No affordability checks
There are currently no affordability checks with buy now, pay later firms, though it is hoped that this will change given that companies will soon be regulated by the Financial Conduct Authority.
In the meantime, it means that people can very quickly and easily spend more than they can afford.
Because the transactions are generally for relatively small amounts, it is easy to forget about them. Suddenly by the end of the month, that £50 pair of boots, £40 pair of jeans and £30 jumper mean that you owe £40 a month for the next 3 months.
Repeat that process next month and the payment has jumped to £80 a month. Do the same for the 3rd month and suddenly your monthly payments are £120!
It can so easily get to the point where the monthly payments are unaffordable and that's when the trouble really starts.
Interest and fees
Although the initial period is interest-free, as soon as a payment is missed or payments become too much, then missed payment fees and huge interest rate charges are applied to the account.
How can we help our young people avoid buy now, pay later?
Brilliant banking and budgeting
Firstly, get them sorted out with a brilliant bank account. Starling Bank, voted Britain's Best Bank 2020, have a fantastic app-based account, offering features designed to help manage money better. Simply apply on your phone in minutes and benefit from insights on your spending, instant notifications and a brilliant split the bill feature which works well for groups of friends.
Another massive benefit of Starling Bank is its spaces section. This is a section of your account where you can "hide" money and can be used in 2 ways:
- as spending "envelopes" where you can budget a certain amount of money for each area, then separate your money into different spaces to ensure you don't overspend in any one area.
- as savings spaces where you can save up for all the things that are most important to you
Think about how much you want to spend
Encourage your children to work out their income and expenditure and create a spending plan. This allows them to prioritise spending and focus on things that are the most important to them. Encourage them to look at the 50-30-20 rules of budgeting. It's a great method of encouraging them to think about how much is reasonable to spend on certain areas. In short, it's about spending 50% on needs, 30% on wants and 20% on savings.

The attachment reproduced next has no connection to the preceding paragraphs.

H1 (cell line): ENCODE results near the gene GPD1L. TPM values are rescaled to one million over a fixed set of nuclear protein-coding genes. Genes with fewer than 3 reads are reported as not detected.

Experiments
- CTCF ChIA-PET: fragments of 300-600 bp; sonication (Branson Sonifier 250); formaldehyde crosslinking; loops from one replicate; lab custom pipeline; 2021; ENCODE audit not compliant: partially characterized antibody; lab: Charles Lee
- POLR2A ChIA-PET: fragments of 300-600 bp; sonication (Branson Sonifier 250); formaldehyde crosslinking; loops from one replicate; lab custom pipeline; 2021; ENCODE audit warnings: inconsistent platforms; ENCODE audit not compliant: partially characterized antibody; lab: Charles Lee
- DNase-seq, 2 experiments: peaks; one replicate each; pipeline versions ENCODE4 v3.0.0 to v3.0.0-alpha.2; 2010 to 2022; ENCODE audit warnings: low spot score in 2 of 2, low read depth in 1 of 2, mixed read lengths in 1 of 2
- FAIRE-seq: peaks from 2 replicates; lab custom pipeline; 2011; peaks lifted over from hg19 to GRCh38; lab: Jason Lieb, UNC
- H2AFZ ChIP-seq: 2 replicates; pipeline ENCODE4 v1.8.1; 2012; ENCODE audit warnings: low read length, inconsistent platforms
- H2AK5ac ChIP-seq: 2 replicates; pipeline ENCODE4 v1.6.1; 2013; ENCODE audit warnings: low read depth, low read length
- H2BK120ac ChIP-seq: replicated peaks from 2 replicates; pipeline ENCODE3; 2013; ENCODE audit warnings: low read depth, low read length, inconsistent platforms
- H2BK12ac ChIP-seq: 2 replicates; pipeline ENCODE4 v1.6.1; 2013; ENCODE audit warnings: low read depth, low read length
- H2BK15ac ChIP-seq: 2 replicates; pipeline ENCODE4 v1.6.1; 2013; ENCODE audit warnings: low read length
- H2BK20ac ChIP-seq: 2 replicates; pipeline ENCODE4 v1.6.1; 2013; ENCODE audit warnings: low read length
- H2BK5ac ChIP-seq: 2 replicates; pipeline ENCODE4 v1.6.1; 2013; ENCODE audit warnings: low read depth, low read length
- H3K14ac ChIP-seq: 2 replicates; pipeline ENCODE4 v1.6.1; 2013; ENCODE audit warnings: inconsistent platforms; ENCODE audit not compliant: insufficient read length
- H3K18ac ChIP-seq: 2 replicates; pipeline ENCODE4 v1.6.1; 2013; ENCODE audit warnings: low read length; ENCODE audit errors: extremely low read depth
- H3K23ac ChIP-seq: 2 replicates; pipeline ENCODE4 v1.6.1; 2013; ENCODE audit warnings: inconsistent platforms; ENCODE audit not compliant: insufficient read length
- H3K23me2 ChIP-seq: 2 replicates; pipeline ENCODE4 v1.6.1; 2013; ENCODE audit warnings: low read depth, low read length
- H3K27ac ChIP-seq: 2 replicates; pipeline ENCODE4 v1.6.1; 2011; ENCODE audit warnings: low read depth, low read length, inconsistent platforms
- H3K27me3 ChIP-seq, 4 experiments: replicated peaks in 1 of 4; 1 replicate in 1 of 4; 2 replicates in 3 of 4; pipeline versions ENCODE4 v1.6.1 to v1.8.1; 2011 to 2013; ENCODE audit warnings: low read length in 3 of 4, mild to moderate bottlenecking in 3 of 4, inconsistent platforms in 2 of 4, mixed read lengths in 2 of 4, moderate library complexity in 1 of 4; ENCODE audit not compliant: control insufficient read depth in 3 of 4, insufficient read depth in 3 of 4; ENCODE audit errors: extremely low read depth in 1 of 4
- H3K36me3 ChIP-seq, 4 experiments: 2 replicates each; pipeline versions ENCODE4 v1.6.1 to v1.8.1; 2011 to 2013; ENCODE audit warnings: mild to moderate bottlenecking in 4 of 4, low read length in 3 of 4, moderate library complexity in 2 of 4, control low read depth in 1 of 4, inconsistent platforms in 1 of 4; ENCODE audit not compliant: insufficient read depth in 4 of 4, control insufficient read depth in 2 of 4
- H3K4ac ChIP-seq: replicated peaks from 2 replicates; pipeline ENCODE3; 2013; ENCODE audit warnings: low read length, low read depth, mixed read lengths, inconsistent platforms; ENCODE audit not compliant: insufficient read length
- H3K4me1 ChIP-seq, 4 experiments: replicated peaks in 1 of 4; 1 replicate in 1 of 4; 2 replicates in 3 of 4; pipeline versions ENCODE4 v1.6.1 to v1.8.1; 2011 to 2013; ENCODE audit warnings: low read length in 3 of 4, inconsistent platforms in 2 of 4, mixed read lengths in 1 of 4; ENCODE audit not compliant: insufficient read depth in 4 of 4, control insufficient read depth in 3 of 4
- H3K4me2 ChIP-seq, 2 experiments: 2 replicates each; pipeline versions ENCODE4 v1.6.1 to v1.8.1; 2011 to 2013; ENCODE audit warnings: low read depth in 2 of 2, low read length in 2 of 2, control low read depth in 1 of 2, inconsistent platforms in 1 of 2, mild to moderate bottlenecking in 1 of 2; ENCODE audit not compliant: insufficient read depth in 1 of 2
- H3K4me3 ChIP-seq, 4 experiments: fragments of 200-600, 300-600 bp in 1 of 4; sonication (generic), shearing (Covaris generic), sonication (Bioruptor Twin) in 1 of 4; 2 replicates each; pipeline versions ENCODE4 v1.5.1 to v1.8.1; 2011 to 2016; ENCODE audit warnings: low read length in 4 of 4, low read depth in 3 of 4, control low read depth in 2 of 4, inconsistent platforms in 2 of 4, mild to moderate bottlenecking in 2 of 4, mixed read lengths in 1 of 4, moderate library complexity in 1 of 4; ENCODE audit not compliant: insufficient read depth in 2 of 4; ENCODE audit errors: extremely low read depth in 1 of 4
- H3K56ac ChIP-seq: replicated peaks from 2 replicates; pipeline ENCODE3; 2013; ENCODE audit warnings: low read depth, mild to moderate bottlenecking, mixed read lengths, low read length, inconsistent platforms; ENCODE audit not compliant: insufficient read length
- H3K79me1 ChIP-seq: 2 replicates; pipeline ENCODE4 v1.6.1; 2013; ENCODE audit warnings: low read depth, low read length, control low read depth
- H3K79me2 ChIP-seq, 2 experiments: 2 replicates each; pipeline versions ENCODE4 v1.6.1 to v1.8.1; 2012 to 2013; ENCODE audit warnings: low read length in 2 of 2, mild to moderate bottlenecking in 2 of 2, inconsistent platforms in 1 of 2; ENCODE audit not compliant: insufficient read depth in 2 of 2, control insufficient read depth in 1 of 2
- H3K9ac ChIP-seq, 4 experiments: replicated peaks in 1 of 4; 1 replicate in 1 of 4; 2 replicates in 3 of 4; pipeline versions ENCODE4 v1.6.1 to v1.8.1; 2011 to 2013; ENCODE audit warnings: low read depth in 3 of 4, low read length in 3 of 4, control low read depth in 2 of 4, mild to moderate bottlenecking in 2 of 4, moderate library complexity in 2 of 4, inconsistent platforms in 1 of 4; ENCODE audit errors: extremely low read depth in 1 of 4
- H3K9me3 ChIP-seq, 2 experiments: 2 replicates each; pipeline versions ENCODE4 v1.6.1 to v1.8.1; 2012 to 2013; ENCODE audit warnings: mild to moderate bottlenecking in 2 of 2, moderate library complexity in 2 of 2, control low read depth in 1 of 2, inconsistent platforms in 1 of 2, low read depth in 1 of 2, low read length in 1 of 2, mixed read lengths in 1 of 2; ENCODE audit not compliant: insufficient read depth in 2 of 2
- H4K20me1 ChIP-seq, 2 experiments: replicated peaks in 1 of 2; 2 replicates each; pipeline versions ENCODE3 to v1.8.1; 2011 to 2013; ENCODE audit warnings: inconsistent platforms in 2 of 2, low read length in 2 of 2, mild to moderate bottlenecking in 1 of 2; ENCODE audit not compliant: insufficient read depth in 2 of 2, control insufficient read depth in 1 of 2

How much can they afford to spend on clothes/shoes? How much do they want to spend?
Get to know your spending triggers
Spending triggers are emotions that persuade us to spend money to feel better. It could be that your child spends when they are sad, lonely or worried. Knowing what triggers their spending can help them to avoid those situations and spend less.
Use the virtual ‘waiting rule’
Talk about a waiting rule with them. It simply means before making any purchases, leave the items in the basket for 24 hours. After that time, they will see if they still really need or want the item. This will help to avoid impulse buying.
Practise mindful spending
This simply means pausing to consider the impact of what they are buying and where their money is going. Encourage them to ask themselves "Do I really need it?" "Can I afford it?" "Is it in my spending plan?" "Would I rather spend that money on something more important?"
Simply taking the time to think about these questions can help them to avoid impulse purchases.
Connect with others instead
If their shopping habits come out of boredom or loneliness, suggest they find something else to keep them busy. Connect with friends and step away from spending!
Have that conversation
I know, from the stories my own children tell me and from working in schools, that the buy now, pay later culture is already impacting on our young people. Please make sure that your children and your friends' children are educated about the dangers of buy now, pay later by chatting to them about this and by sharing this post.
Hi, I’m Eileen Adamson, teacher, money coach, host of Your Money Sorted Teachers' Podcast and ex co-host of BBC podcast Clever About Cash. I help female teachers to become happier, healthier and wealthier.